The decision was made to proceed with a CT of the abdomen and pelvis with intravenous and oral contrast. The following study was obtained.

Whats is the most likely diagnosis?

Diagnosis: High-grade small bowel obstruction due to internal hernia with small bowel pneumatosis and small volume pneumoperitoneum.

In cases with bowel obstruction, the radiologist should aim to identify the cause of the obstruction as early surgical reversal may be curative for the patient. One of the uncommon causes of small bowel obstruction includes internal hernias. This is a difficult diagnosis to make, and a few signs are may be useful to help identify it. Firstly, it is important to look at the overall distribution of the bowel loops. In this case, the distended bowel loops are abnormal in position, as they are within the pelvis as well as positioned anterior to the large bowel.

In this case, the duodenojejunal junction and ligament of Treitz are seen to the right of midline and are positioned inferiorly and posteriorly deep pelvis along the peritoneal reflection. In this case, the low position of the bowel loops may be due to a defect in the sigmoid mesocolon which would make the rare diagnosis of a sigmoid mesocolon hernia.

Most importantly are the ancillary features which make this case a surgical emergency. Firstly, pneumatosis intestinalis is seen within the small bowel wall:

Using the lung window, we are also able to notice subtle pneumoperitoneum:

In cases with suspected bowel ischemia, it is important to additionally look for gas within the portal venous system, which in this case was not present.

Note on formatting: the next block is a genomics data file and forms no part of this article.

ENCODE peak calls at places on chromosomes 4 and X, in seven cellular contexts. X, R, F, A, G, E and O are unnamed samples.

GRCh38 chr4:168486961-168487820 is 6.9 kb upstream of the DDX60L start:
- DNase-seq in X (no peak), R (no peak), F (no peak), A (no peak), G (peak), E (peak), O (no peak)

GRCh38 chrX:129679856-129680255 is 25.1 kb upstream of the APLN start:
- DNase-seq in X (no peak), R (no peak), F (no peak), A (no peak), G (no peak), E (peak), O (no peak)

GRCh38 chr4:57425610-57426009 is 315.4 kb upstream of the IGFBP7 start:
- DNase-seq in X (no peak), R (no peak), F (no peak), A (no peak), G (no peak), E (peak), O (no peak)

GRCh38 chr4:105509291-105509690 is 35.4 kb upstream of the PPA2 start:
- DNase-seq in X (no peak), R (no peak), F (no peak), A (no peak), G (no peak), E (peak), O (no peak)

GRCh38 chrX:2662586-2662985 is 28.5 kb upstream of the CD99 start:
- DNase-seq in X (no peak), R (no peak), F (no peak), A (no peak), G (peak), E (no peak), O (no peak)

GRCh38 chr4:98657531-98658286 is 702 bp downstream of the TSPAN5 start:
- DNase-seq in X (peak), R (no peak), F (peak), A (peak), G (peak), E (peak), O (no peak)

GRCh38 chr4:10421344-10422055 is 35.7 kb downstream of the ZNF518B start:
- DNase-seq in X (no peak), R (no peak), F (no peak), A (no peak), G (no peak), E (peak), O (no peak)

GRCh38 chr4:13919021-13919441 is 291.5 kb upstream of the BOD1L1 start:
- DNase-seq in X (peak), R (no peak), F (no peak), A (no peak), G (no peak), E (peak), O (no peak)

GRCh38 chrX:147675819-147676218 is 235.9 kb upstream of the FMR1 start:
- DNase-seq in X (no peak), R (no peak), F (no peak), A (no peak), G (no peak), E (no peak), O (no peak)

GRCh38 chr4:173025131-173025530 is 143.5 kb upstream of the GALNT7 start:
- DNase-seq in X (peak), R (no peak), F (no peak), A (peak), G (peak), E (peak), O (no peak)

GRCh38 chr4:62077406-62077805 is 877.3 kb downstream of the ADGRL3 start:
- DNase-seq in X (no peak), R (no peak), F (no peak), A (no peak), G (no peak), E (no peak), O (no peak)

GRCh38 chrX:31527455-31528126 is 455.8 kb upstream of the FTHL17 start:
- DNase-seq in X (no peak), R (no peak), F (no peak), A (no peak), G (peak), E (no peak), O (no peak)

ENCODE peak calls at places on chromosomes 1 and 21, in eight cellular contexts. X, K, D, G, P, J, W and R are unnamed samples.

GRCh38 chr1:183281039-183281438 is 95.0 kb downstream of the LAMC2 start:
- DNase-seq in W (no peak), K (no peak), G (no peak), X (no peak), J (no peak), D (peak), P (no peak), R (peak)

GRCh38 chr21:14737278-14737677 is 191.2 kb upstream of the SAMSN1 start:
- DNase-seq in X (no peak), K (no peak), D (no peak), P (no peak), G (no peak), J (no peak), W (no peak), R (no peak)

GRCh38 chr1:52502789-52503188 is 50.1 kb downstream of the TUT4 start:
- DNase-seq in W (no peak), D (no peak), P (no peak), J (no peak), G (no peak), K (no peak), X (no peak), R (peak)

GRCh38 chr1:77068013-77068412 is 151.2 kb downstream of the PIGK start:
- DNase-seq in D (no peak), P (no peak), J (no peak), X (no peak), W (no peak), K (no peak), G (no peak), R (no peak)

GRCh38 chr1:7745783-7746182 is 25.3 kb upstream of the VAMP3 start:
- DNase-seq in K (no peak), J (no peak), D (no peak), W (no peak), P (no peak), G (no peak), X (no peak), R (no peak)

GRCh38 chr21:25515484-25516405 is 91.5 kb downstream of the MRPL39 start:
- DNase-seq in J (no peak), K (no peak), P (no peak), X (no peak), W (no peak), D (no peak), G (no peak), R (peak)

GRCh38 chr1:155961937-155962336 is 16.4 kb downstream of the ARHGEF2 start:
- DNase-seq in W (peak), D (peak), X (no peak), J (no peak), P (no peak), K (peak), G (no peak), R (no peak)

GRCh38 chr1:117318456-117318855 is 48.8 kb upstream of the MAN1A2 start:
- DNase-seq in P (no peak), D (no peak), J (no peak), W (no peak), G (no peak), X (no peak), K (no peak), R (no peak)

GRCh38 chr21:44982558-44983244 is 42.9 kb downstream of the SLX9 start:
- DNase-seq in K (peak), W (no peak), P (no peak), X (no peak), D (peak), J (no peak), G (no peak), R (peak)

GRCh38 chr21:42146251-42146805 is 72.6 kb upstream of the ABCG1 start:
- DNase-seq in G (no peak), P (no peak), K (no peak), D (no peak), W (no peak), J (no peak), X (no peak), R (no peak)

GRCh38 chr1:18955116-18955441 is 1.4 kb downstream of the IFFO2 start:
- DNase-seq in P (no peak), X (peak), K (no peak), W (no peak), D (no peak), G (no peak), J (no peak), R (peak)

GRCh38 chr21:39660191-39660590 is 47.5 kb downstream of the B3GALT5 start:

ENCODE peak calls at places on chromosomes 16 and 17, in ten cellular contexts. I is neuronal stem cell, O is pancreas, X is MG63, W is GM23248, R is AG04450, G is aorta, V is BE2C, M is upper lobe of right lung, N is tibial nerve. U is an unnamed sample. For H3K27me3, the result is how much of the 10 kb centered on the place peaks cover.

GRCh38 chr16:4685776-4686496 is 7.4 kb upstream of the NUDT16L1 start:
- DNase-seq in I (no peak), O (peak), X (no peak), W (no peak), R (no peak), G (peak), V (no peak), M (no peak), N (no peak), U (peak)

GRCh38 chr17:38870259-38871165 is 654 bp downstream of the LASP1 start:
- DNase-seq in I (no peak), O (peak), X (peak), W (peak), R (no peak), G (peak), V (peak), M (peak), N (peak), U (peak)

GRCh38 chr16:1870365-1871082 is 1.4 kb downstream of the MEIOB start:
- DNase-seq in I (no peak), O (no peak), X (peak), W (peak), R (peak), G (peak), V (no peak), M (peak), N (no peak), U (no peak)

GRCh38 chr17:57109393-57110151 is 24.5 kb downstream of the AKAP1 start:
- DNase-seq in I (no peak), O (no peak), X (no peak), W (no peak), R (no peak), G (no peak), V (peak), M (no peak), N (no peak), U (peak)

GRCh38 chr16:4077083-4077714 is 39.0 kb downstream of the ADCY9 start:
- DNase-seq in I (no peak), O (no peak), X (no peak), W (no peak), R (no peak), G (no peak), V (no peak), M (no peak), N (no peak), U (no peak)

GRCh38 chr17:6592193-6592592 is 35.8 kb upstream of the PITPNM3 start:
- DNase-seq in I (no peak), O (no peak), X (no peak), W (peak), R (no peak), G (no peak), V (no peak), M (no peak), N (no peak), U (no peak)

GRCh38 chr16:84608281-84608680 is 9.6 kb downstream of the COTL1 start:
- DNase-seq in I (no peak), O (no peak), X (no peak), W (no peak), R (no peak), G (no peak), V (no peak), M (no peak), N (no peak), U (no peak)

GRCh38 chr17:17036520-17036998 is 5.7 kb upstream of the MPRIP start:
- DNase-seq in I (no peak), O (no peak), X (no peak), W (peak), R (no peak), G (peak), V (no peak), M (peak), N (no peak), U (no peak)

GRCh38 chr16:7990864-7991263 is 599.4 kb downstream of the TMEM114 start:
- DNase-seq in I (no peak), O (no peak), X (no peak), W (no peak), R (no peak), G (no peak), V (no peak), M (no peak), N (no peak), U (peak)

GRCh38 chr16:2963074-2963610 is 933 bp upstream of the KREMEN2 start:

Due to multiple comorbidities, and upon further consultation with family and the patient, the decision was made not to operate and undergo conservative management.

Abdominal #2 – Long case

We present the case of a 31-year-old woman with:
* Nausea and vomiting since three days
* Unable to eat or drink without vomiting
* Epigastric pain after eating
* Feels weak

* No prior trauma or illness
* No fever, no diarreha, no hematemesis or bloody stools
* No other family members ill

See below the laboratory findings:

What do you think?

Click here to see the answer

Signs of dehydration with secondary acute renal impairment and electrolyte disorders

Abdominals X-Ray were performed:

What do you see on the X-Rays?

Click here to see the answer
Apparent elevation of the right hemidiaphragm with obscuration of the right cardiac border

Air – fluid level at the right upper quadrant: free air?
Absense of gastric air and fluid-air level
Colonic air at the right upper quadrant (Chilaiditi)

Apparent soft tissue mass at the right upper quadrant

Elongated right liver lobe (Riedel lobe)
Instability of the symphysis pubis


* Apparent elevation of the right hemidiaphragm with obscuration of the right cardiac border
* Air – fluid level at the right upper quadrant: free air?
* Colonic air at the right upper quadrant (Chilaiditi)
* Apparent soft tissue mass at the right upper quadrant

* No apparent dilated bowel loops
* Elongated right liver lobe (Riedel lobe)
* Instability of the symphysis pubis

Differential diagnosis of a large amount of air in the RUQ

* Pneumoperitoneum
* Subphrenic abscess
* Hepatic abscess
* Anterior interposition of colon to the liver

* Loculated pneumothorax (mimick)
* Situs inversus – gastric air (mimick)
* Pneumobilia, portal venous gas (smaller amount)

Images from an abdominal CT-scan:

What do you see on the CT images?

Click here to see the answer
Anterior defect in the right hemidiaphragm